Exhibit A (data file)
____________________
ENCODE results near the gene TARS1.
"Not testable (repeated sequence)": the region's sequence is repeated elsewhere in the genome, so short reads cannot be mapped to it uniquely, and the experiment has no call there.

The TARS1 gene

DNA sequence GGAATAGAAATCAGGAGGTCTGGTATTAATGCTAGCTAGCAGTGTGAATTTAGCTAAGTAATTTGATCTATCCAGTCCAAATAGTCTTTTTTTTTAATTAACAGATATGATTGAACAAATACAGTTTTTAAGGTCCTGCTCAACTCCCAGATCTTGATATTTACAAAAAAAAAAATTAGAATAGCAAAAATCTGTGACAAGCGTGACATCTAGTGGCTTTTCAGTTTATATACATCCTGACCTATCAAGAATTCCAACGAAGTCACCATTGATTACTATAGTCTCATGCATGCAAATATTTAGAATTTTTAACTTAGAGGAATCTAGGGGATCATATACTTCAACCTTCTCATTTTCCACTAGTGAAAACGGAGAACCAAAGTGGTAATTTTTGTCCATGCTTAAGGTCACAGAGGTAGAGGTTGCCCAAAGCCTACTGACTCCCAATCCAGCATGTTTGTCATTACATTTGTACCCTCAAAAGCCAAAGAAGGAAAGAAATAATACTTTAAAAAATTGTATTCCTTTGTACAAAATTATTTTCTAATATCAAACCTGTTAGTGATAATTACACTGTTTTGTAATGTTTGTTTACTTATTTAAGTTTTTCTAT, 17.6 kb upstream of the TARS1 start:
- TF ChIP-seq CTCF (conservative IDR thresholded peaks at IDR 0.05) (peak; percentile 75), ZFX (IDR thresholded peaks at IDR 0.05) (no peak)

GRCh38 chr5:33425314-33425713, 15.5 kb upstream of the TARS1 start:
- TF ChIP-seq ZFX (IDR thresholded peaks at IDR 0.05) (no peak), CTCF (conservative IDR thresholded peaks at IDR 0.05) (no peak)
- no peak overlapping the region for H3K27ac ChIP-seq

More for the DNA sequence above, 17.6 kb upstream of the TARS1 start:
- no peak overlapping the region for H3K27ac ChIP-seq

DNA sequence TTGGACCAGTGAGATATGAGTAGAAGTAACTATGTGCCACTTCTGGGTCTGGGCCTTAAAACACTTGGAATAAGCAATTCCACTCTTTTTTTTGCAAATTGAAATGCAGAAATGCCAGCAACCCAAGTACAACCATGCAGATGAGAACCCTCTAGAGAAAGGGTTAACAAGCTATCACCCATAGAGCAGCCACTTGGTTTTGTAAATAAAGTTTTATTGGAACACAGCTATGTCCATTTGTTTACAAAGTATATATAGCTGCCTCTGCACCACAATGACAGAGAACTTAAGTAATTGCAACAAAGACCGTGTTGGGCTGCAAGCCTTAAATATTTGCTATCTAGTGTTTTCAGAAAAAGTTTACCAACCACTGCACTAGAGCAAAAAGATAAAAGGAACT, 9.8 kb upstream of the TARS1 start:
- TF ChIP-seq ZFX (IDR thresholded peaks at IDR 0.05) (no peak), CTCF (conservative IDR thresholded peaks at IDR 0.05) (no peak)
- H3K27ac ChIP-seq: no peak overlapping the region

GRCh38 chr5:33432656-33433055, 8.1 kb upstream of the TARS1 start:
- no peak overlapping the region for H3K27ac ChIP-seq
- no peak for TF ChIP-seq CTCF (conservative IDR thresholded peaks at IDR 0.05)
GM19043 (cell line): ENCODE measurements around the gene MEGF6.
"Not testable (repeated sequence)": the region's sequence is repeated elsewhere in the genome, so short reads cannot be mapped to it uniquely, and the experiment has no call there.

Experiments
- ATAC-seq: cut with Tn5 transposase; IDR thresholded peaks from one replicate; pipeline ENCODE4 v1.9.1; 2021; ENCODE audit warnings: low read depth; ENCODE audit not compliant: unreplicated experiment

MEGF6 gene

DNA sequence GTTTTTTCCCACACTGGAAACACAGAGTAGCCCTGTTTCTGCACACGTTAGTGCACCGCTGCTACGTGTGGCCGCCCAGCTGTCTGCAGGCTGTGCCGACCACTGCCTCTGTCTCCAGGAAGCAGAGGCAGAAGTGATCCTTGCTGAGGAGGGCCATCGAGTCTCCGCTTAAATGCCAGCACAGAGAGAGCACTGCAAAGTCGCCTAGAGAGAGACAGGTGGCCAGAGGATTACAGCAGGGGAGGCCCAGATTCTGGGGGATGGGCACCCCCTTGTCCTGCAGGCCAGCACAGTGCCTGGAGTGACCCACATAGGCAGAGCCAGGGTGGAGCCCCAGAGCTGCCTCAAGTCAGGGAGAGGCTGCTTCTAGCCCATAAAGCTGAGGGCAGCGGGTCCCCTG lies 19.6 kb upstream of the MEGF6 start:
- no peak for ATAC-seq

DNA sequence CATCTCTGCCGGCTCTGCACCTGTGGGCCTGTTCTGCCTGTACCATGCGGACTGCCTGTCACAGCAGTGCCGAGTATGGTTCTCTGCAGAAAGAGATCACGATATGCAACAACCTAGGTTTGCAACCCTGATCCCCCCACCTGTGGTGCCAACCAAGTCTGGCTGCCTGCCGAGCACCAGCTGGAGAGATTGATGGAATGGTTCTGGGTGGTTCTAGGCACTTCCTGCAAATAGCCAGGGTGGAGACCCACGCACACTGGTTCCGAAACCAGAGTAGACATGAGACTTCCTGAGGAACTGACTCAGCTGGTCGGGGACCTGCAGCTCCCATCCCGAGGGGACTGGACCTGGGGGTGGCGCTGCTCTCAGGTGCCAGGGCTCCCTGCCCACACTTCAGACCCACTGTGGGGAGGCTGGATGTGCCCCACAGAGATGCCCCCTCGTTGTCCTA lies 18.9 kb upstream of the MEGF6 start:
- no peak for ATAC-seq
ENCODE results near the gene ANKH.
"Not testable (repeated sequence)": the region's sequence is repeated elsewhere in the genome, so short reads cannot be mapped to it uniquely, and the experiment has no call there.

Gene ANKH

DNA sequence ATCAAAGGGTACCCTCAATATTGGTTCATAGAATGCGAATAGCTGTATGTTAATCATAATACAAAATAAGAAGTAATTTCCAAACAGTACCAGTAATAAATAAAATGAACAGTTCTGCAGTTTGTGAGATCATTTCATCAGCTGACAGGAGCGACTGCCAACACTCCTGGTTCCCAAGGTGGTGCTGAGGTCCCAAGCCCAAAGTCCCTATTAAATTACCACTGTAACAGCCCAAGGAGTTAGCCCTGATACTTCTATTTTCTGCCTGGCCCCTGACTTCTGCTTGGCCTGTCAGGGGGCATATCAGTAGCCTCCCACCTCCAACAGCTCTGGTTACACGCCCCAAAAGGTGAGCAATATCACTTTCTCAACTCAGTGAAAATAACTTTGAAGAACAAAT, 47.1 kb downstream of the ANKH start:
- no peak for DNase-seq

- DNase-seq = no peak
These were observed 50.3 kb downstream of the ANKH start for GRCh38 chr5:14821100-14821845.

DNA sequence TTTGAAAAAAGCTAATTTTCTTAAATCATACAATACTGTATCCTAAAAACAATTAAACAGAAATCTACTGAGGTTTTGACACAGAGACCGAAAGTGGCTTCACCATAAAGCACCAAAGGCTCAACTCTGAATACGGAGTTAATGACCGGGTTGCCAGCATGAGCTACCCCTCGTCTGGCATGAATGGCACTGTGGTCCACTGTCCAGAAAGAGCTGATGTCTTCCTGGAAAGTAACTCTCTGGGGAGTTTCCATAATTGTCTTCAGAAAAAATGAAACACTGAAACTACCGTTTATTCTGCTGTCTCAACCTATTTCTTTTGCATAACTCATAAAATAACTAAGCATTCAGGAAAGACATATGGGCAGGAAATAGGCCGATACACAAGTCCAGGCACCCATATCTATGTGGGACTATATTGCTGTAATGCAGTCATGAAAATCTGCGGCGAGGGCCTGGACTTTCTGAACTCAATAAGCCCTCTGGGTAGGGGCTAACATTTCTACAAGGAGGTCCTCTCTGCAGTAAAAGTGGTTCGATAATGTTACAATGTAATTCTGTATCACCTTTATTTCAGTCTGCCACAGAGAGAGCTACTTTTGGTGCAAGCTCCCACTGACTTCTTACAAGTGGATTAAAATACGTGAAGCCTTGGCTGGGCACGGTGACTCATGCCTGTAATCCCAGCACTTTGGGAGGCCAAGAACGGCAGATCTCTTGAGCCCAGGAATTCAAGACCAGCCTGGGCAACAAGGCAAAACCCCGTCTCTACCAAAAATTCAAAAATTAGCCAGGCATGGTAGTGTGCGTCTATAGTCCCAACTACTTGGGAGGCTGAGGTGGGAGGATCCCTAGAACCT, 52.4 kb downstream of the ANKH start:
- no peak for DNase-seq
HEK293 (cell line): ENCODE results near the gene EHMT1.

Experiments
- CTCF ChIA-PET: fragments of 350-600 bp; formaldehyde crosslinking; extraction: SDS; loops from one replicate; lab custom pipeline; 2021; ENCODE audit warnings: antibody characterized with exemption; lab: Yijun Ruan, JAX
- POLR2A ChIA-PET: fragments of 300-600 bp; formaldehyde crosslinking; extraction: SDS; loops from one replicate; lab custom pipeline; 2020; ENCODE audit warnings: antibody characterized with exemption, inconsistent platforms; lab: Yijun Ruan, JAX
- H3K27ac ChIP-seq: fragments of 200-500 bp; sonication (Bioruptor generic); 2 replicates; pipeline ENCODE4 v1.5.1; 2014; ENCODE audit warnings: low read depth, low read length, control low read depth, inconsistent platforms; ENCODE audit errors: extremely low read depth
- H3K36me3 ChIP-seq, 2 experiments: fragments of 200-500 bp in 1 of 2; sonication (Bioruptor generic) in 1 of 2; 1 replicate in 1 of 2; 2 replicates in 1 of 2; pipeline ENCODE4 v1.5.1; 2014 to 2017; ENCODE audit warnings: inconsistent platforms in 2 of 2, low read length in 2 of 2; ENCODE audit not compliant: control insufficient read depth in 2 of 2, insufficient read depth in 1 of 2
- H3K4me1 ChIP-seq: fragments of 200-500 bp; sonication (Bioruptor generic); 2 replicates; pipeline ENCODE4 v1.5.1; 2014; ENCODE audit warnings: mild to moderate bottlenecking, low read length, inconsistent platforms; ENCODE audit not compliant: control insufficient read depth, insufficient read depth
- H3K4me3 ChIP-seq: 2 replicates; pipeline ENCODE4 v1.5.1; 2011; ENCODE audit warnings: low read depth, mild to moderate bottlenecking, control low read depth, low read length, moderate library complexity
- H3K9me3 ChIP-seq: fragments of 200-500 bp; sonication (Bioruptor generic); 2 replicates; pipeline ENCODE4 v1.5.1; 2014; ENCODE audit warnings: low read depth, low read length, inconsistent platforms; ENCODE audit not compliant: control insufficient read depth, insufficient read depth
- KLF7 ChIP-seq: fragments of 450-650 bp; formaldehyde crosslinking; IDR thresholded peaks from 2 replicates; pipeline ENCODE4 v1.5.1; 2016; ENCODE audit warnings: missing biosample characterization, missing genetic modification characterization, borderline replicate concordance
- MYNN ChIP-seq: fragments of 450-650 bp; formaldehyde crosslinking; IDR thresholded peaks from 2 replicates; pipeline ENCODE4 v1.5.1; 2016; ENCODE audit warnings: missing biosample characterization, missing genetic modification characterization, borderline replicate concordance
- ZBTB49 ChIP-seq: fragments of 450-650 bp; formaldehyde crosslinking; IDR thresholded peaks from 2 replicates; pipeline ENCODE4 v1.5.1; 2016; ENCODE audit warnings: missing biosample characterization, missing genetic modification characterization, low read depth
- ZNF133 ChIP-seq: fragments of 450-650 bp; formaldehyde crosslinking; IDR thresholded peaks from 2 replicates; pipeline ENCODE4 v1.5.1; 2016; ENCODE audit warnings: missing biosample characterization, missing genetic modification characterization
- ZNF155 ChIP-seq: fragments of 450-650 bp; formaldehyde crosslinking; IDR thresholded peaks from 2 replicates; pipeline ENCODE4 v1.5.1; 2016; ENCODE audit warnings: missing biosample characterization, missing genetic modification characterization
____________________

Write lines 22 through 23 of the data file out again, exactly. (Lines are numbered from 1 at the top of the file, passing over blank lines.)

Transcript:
DNA sequence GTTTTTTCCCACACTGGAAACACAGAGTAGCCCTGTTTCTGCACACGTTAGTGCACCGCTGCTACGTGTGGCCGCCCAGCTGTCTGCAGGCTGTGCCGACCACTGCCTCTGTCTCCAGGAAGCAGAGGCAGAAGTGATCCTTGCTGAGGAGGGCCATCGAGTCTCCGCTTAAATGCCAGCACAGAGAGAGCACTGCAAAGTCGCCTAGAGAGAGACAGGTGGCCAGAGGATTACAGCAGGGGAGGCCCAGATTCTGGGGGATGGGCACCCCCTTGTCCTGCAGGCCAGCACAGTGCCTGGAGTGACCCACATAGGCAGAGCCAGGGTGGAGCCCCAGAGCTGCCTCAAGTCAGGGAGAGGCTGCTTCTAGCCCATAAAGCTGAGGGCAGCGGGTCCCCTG lies 19.6 kb upstream of the MEGF6 start:
- no peak for ATAC-seq